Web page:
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Caring for Your Acoustic Guitar in Spring

Just like the autumnal shift when leaves and temperatures start to fall, the vernal emergence out of winter offers an important opportunity to give your acoustic guitars some needed care and feeding. Air temperature and humidity are changing, and hopefully you’ll soon be off on some adventures, maybe jamming on a friend’s back porch, playing beside a campfire, or gigging a few shows. Now’s a good time to prep your instruments for the coming seasonal change, especially if you have a collection of custom acoustic guitars or exotic wood guitars.

Understanding Temperature Change and Humidity

Ambient humidity (the percentage of water in the air) greatly influences your acoustic guitar. As we’ve explained before on this site, your guitar is made of wood. Before transforming into a prized instrument, your guitar was a tree. Its main purpose was to soak up moisture, nutrients, and sunlight and it was very, very good at soaking. Therefore, the humidity in your home will greatly influence your instrument. You can learn more about proper humidification techniques in our FAQ section, but in general keep your guitars in cases with a humidifier when not in use and  keep them away from heat sources and out of direct sunlight.

Now that you understand the importance of keeping your acoustic guitar properly humidified – let’s take a look at what happens when we transition from winter to spring. In most households in the northern hemisphere, winter means cooler or colder weather, and the use of some form of heat to keep our houses warm. When we introduce heat, we reduce ambient humidity. As we move from winter to spring, thermostats get turned down, heaters start to idle, doors and windows get thrown open, and humidity usually starts to increase. Additionally, rain, snow melt and other moist spring conditions can cause humidity to rise in a household.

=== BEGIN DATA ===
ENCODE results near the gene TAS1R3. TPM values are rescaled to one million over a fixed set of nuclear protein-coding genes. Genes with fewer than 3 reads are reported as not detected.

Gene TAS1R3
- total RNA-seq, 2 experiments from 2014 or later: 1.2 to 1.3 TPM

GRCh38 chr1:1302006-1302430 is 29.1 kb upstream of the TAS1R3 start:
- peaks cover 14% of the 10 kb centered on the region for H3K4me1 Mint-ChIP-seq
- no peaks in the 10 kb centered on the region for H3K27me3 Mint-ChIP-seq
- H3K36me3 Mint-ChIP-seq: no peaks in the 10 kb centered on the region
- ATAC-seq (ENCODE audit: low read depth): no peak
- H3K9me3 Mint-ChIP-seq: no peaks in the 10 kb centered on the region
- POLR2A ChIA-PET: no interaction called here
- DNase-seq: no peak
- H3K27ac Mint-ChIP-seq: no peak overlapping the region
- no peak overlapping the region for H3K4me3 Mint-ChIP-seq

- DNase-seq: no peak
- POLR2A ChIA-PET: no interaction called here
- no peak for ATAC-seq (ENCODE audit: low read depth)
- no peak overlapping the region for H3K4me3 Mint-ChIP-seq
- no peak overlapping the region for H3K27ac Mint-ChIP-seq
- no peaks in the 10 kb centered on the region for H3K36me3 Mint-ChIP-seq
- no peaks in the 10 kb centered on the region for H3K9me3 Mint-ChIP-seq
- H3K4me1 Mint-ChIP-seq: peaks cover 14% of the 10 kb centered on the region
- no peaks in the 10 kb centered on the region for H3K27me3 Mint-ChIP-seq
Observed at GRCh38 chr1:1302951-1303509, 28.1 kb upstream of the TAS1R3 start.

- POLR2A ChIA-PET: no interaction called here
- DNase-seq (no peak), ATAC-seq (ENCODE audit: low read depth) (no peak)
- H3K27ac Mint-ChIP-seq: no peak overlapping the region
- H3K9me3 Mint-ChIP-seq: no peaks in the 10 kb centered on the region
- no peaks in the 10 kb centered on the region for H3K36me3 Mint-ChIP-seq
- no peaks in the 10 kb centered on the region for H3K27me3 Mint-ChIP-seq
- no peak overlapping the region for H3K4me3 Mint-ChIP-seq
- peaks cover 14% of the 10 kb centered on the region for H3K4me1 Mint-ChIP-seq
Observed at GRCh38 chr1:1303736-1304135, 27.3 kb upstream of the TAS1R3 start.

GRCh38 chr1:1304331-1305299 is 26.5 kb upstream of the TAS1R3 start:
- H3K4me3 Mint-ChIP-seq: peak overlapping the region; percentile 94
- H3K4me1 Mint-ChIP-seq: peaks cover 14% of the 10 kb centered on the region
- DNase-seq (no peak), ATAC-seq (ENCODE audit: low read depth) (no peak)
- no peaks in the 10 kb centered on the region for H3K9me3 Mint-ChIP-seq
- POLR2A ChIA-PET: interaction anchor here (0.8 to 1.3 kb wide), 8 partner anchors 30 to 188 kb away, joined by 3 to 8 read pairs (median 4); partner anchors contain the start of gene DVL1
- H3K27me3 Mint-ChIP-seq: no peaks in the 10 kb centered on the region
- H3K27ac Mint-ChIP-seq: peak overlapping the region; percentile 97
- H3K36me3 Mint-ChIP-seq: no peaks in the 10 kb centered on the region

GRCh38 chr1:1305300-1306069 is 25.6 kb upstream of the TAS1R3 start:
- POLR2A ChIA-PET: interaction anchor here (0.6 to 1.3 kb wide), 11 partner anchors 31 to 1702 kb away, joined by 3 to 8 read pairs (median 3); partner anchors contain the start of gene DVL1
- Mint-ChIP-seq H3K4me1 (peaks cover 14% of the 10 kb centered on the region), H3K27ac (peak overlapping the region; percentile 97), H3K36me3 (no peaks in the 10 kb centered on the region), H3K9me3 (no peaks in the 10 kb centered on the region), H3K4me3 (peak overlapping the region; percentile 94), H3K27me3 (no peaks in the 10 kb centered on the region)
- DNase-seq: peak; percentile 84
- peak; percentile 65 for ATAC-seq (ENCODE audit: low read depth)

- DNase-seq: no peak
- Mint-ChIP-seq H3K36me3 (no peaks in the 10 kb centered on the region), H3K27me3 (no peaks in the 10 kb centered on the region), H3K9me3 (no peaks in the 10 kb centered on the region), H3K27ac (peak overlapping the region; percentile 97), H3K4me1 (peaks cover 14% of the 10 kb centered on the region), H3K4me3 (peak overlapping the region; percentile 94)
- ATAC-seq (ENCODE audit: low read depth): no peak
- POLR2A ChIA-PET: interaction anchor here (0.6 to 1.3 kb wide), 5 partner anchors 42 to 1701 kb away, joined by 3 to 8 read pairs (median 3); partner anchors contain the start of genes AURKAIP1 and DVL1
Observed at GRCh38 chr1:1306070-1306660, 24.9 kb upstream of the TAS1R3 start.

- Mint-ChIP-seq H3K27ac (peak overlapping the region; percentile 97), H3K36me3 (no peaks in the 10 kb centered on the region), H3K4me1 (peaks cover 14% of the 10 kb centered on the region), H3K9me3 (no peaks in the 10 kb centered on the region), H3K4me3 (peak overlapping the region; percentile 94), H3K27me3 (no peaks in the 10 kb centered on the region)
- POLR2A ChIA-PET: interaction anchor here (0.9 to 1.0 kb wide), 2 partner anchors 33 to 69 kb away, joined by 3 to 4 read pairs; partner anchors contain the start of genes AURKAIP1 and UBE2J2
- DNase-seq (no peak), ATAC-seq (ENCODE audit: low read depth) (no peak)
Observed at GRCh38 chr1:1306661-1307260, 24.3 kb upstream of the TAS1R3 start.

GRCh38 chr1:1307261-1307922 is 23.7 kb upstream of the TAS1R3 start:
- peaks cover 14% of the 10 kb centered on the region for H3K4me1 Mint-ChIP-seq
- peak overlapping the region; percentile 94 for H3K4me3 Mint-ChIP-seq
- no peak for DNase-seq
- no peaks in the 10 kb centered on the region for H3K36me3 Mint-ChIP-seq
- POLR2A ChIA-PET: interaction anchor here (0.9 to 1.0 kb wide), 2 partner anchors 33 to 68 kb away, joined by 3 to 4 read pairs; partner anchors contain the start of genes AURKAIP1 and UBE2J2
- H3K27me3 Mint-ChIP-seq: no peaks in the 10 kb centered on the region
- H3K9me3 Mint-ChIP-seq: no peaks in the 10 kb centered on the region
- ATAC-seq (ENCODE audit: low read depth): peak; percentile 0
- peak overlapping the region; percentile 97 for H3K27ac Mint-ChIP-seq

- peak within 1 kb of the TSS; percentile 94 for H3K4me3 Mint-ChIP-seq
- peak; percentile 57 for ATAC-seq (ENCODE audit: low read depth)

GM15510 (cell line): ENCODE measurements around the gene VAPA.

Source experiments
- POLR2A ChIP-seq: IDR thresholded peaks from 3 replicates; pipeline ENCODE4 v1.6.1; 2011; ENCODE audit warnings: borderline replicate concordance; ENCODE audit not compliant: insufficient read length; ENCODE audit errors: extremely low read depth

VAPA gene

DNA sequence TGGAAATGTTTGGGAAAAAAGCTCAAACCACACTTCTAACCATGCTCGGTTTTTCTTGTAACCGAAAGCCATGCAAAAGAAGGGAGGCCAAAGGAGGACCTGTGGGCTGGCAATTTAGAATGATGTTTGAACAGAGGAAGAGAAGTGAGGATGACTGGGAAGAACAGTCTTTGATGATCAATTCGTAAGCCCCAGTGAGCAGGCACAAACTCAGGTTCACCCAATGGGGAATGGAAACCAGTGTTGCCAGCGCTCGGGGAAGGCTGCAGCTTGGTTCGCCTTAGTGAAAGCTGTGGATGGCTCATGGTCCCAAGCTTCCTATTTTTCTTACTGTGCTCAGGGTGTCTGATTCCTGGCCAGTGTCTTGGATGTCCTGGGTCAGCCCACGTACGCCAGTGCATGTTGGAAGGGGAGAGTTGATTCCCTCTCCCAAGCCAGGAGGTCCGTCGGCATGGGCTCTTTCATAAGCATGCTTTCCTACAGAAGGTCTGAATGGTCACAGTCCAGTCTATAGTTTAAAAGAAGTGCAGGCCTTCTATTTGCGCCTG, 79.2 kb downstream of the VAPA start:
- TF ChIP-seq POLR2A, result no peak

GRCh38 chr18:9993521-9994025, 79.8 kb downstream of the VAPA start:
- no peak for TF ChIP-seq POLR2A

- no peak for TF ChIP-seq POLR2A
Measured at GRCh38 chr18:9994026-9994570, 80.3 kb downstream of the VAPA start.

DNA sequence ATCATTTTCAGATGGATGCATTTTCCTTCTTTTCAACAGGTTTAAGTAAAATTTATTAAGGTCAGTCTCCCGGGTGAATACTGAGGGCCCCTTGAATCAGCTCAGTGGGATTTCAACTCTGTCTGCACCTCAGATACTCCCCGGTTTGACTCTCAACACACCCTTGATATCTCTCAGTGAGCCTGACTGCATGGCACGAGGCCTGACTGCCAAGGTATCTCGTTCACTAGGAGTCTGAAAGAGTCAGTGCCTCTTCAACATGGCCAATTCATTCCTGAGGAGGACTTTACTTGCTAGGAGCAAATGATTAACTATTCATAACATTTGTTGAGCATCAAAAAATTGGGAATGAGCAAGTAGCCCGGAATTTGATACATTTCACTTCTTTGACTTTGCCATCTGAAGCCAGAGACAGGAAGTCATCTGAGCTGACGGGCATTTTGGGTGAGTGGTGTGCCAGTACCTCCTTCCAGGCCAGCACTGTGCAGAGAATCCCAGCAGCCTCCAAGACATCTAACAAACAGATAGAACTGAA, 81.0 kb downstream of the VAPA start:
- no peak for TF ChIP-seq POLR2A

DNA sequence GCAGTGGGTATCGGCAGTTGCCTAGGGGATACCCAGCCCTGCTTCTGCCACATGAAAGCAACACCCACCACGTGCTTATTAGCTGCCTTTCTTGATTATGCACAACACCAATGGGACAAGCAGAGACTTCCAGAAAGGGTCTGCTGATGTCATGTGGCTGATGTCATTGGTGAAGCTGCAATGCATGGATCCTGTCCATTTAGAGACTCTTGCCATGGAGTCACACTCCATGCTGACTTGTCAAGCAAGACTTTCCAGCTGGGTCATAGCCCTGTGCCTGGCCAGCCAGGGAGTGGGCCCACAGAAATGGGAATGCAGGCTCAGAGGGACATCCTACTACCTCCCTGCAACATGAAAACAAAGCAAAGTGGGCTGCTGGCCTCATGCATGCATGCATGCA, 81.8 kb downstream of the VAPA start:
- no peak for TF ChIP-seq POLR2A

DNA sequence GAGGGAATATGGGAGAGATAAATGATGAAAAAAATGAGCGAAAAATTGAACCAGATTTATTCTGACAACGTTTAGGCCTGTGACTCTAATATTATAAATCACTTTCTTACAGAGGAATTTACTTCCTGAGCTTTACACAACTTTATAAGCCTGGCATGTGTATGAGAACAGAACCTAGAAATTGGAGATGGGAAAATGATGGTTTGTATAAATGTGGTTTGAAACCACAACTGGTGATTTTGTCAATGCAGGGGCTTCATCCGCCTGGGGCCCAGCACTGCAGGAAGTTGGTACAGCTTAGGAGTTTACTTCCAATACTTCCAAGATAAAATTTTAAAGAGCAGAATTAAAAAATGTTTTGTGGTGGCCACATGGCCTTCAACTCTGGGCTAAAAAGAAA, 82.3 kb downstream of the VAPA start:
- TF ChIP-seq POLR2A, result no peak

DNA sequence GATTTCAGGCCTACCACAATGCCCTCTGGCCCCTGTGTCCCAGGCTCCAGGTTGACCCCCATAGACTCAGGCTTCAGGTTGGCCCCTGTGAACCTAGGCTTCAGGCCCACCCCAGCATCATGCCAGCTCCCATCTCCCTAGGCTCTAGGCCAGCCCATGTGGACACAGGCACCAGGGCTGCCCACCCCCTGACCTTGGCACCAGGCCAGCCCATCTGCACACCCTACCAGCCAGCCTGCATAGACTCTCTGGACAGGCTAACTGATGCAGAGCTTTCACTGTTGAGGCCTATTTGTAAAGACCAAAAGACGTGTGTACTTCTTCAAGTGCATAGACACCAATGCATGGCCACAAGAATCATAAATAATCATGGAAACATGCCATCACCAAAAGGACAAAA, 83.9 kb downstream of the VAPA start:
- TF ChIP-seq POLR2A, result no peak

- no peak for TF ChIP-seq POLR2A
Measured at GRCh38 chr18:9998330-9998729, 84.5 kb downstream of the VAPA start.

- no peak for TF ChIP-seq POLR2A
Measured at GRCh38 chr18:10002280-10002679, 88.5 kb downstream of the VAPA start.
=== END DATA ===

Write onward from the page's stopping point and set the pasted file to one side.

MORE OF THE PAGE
So, what does this mean for my handmade acoustic guitar? Well, if the relative humidity increases, you might see a slight rise in the top of your instrument and therefore movement in your action. You’ll see this especially if you had work done to the action of an instrument during the winter months. If this occurs, you might need to have a little work done to adjust the action of your instrument for the spring and summer months. We recommend taking your acoustic guitar to a professional to have adjustments made if you are unfamiliar with the process.

Spring Cleaning

Spring cleaning is a thing, or so we’re told. Whether you go full on seasonal scrubbing in your habitat or not, polishing up your acoustic guitar collection is a good idea. Best of all, wiping down and fondling your favorite instruments is much more enjoyable than polishing floors or scrubbing toilets but still counts as cleaning. Whether you are still getting to know your first acoustic guitar, or you have a vast collection , they all need a little TLC.  For detailed information on this process and what guitar supplies you’ll need, see our FAQ section,  but here’s a quick overview: First use a soft, dry rag to wipe down the entire instrument and insure it’s free of dust, oils, or smudges. For light scratches and/or to remove build-up on your acoustic guitar, Meguiars #7 Hand Glaze can do wonders and is widely available. This is also a good time to clean and oil the bridge. Use basic mineral oil and polish the frets with 3m Scotch Brite pads.  These simple steps will keep your acoustic guitar looking and sounding tip top.

As always – if you have additional questions about caring for your acoustic guitar – we highly recommend checking out our FAQ section on our website. Have a great Spring and happy playing!